Contemporary readers are more often introduced to Orwell as a novelist, particularly through his enormously successful titles Animal Farm and Nineteen Eighty-Four. The former is considered an allegory of the corruption of the socialist ideals of the Russian Revolution by Stalinism, and the latter is Orwell’s prophetic vision of the results of totalitarianism. Orwell denied that Animal Farm was a reference to Stalinism. Orwell had returned from Catalonia a staunch anti-Stalinist and anti-Communist, but he remained to the end a man of the left and, in his own words, a ‘democratic socialist’.

Orwell is also known for his insights about the political implications of the use of language. In the essay “Politics and the English Language”, he decries the effects of cliche, bureaucratic euphemism, and academic jargon on literary styles, and ultimately on thought itself. Orwell’s concern over the power of language to shape reality is also reflected in his invention of Newspeak, the official language of the imaginary country of Oceania in his novel Nineteen Eighty-Four. Newspeak is a variant of English in which vocabulary is strictly limited by government fiat. The goal is to make it increasingly difficult to express ideas that contradict the official line – with the final aim of making it impossible even to conceive such ideas. (cf. Sapir-Whorf Hypothesis). A number of words and phrases that Orwell coined in Nineteen Eighty-Four have entered the standard vocabularly, such as “memory hole,” “Big Brother,” “Room 101,” “doublethink,” “thought police,” and “newspeak.” ”

Read more:

http://www.george-orwell.org/l_biography.html

Some of my favorite “1984″ quotes.

“And if all others accepted the lie which the Party imposed
–if all records told the same tale–then the lie passed into
history and became truth. “Who controls the past,” ran the
Party slogan, “controls the future: who controls the present
controls the past.”

“The past, he reflected, had not merely been altered, it had
actually been destroyed. For how could you establish, even
the most obvious fact when there existed no record outside
your own memory?”

“The past is whatever the records and the memories agree upon.
And since the party is in full control of all records, and in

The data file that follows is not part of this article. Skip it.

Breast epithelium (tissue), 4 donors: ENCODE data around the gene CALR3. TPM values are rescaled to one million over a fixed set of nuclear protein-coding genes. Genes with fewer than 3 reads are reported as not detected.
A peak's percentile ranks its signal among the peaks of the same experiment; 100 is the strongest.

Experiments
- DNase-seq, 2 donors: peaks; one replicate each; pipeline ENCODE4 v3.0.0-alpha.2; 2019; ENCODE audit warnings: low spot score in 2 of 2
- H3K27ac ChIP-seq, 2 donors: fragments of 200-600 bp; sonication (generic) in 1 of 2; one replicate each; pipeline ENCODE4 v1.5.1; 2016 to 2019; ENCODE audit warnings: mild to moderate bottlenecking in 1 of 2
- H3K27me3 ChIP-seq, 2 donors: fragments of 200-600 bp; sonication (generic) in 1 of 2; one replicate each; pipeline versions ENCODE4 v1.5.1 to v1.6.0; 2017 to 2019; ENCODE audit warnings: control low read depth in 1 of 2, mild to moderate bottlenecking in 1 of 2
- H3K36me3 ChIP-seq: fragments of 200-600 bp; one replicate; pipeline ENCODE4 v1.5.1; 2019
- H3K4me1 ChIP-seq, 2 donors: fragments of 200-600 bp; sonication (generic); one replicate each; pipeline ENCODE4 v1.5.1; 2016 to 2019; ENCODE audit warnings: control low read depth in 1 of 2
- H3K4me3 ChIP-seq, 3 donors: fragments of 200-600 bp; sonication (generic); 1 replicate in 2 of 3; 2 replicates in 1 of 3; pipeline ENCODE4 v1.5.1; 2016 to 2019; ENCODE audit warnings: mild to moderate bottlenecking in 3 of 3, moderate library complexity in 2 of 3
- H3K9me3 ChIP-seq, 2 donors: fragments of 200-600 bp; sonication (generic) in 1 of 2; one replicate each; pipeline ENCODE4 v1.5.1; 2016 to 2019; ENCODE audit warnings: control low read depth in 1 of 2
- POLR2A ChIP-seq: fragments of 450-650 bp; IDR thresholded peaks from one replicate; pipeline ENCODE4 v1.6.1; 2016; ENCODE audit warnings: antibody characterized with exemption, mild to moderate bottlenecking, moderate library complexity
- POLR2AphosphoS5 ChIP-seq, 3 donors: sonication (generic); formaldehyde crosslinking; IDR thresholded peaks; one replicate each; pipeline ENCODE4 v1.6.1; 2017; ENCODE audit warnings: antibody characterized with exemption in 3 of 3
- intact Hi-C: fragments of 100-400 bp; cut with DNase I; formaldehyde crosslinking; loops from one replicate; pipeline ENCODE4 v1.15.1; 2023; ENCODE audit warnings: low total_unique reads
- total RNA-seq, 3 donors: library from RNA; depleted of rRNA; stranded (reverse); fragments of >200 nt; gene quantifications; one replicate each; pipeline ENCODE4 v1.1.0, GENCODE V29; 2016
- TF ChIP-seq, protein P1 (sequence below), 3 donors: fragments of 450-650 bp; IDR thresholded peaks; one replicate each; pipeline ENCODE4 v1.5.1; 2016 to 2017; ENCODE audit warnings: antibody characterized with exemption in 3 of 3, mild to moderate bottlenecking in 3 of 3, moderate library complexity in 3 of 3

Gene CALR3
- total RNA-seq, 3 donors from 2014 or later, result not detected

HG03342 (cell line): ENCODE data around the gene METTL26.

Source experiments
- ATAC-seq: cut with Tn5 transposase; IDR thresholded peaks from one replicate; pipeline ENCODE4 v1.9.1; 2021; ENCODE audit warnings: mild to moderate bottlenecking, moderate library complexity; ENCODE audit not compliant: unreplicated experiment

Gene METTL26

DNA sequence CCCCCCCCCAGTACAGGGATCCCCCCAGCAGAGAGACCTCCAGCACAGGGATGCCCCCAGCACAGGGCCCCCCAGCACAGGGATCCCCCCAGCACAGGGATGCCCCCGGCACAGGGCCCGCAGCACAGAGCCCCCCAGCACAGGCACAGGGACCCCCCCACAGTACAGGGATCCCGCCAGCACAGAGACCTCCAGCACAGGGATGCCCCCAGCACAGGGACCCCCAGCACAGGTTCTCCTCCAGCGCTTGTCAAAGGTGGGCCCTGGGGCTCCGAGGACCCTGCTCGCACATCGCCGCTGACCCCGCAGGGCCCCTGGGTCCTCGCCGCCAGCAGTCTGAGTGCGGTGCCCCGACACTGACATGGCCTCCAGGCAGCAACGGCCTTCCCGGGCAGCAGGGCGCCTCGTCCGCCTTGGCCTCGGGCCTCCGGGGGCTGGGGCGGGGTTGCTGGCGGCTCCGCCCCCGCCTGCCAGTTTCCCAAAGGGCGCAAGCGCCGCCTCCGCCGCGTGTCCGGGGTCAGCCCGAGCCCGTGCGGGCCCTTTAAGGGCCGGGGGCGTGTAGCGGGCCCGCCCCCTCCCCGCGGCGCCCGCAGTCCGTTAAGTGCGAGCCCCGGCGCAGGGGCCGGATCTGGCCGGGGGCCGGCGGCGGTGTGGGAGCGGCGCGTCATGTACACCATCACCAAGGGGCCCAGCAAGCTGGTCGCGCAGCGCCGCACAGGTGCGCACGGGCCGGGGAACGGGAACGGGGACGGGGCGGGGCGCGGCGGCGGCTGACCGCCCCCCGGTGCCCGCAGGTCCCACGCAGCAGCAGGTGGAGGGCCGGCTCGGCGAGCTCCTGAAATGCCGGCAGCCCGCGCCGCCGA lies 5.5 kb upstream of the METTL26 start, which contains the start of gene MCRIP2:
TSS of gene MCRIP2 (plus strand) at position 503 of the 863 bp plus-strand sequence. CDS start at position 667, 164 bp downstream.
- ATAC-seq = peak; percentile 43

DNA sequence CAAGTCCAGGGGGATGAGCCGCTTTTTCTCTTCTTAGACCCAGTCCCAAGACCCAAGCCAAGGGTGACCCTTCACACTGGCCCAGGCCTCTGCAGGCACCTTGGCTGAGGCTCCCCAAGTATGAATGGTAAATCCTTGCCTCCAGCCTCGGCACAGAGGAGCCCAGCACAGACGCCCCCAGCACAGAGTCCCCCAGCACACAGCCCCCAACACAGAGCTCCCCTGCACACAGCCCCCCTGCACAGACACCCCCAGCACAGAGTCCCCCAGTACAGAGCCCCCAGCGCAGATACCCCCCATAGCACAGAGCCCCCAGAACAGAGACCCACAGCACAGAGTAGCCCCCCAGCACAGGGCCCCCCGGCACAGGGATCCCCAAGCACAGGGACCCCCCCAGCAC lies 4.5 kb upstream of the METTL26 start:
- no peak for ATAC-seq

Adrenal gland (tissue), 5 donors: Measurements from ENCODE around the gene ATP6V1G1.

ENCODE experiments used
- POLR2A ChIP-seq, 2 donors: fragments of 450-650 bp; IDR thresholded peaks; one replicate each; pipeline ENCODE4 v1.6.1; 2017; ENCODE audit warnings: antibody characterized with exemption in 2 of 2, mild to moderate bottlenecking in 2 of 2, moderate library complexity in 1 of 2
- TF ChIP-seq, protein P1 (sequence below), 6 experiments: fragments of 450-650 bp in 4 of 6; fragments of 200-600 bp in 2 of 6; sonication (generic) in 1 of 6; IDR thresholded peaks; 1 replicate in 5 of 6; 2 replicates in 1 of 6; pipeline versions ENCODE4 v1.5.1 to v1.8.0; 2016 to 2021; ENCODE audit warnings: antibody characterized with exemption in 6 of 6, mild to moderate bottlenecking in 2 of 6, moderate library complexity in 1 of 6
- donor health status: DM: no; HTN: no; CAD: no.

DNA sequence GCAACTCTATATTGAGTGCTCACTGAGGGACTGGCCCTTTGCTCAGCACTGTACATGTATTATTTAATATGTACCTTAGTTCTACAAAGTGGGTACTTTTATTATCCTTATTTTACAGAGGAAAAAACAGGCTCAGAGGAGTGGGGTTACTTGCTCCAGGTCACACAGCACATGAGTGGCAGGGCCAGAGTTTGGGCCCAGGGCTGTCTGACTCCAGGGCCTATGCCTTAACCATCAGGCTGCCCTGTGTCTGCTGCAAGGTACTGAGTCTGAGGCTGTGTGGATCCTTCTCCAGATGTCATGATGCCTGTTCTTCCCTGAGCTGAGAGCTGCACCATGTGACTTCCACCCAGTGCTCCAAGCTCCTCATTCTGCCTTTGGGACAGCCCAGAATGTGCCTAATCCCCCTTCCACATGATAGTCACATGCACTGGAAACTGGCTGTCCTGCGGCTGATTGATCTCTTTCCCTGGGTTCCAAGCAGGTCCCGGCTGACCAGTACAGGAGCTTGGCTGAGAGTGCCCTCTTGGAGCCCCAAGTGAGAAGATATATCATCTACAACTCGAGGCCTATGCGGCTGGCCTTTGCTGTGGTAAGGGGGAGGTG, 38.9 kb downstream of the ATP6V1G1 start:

equally full control of the minds of it’s members, it follows
that the past is whatever the party chooses to make it. Six
means eighteen, two plus two equals five, war is peace,
freedom is slavery, ignorance is strength.”

“If the party could thrust its hand into the past and say
of this and that event, it never happened–that, surely,
was more terrifying than mere torture and death.”

“the Times of the nineteenth of December had published the official forecasts of the output of various classes of consumption goods in the fourth quarter of 1983, which was also the sixth quarter of the Ninth Three-Year Plan. Today’s issue contained a statement of the actual output, from which it appeared that the forecasts were in every instance grossly wrong. Winston’s job was to rectify the original figures by making them agree with the later ones.”

“As soon as all the corrections which happened to be necessary in any partiucular number of the Times had been assembled and collated, that number would be reprinted, the original copy destroyed, and the corrected copy placed on the files in it’s stead. This process of continuation alteration was applied not only to newspapers, but to books, periodicals, pamphlets, posters, leaflets, films, sound tracks, cartoons, photographs–to every kind of literature or documentation which might conceivably hold any political or ideological significance. Day by day and almost minute by minute the past was brought up to date. In this way every prediction made by the Party could be shown by documentary evidence to be correct; nor was any item of news, or expression of opinion, which conflicted with the needs of the moment, ever allowed to be on record.”

“We control life, Winston, at all its levels. You are imagining that there is something called human nature which will be outraged by what we do and will turn against us. But we create human nature. Men are infinitely malleable.”

THANK GOD FOR THE LIFE OF GEORGE ORWELL.